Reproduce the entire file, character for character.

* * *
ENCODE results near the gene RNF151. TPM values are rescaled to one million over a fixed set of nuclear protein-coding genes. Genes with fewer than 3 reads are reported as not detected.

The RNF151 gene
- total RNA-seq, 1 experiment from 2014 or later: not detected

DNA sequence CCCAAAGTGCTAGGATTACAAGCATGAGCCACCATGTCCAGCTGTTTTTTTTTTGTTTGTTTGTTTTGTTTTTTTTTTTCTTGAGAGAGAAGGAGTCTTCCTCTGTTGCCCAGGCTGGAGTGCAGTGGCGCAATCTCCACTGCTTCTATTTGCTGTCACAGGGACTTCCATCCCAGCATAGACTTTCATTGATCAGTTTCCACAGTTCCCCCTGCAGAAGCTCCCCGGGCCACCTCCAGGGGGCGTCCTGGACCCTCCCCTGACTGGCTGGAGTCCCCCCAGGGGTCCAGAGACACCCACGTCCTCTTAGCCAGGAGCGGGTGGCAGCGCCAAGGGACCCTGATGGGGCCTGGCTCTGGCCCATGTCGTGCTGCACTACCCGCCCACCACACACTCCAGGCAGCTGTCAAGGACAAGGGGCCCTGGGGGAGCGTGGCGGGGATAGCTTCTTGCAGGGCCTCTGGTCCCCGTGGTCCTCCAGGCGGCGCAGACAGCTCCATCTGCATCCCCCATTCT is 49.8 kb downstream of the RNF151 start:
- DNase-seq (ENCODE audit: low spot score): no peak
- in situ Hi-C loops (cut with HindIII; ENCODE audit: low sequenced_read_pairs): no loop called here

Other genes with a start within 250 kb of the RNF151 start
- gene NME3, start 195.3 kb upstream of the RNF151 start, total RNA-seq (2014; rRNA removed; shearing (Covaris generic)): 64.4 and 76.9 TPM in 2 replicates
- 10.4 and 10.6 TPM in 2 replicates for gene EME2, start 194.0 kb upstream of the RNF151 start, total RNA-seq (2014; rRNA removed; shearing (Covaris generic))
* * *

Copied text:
ENCODE results near the gene RNF151. TPM values are rescaled to one million over a fixed set of nuclear protein-coding genes. Genes with fewer than 3 reads are reported as not detected.

The RNF151 gene
- total RNA-seq, 1 experiment from 2014 or later: not detected

DNA sequence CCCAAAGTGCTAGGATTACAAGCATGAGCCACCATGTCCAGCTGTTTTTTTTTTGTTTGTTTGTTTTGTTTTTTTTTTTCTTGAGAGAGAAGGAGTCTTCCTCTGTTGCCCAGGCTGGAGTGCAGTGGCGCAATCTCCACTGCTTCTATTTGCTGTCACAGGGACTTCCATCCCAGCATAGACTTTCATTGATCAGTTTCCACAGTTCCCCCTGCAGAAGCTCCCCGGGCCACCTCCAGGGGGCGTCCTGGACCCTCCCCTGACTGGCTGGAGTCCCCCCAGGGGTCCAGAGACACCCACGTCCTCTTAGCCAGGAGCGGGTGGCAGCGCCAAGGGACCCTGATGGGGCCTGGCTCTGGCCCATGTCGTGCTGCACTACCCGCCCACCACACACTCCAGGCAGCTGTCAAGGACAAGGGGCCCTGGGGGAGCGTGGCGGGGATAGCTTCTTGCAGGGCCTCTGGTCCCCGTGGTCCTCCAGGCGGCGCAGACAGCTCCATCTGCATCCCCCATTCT is 49.8 kb downstream of the RNF151 start:
- DNase-seq (ENCODE audit: low spot score): no peak
- in situ Hi-C loops (cut with HindIII; ENCODE audit: low sequenced_read_pairs): no loop called here

Other genes with a start within 250 kb of the RNF151 start
- gene NME3, start 195.3 kb upstream of the RNF151 start, total RNA-seq (2014; rRNA removed; shearing (Covaris generic)): 64.4 and 76.9 TPM in 2 replicates
- 10.4 and 10.6 TPM in 2 replicates for gene EME2, start 194.0 kb upstream of the RNF151 start, total RNA-seq (2014; rRNA removed; shearing (Covaris generic))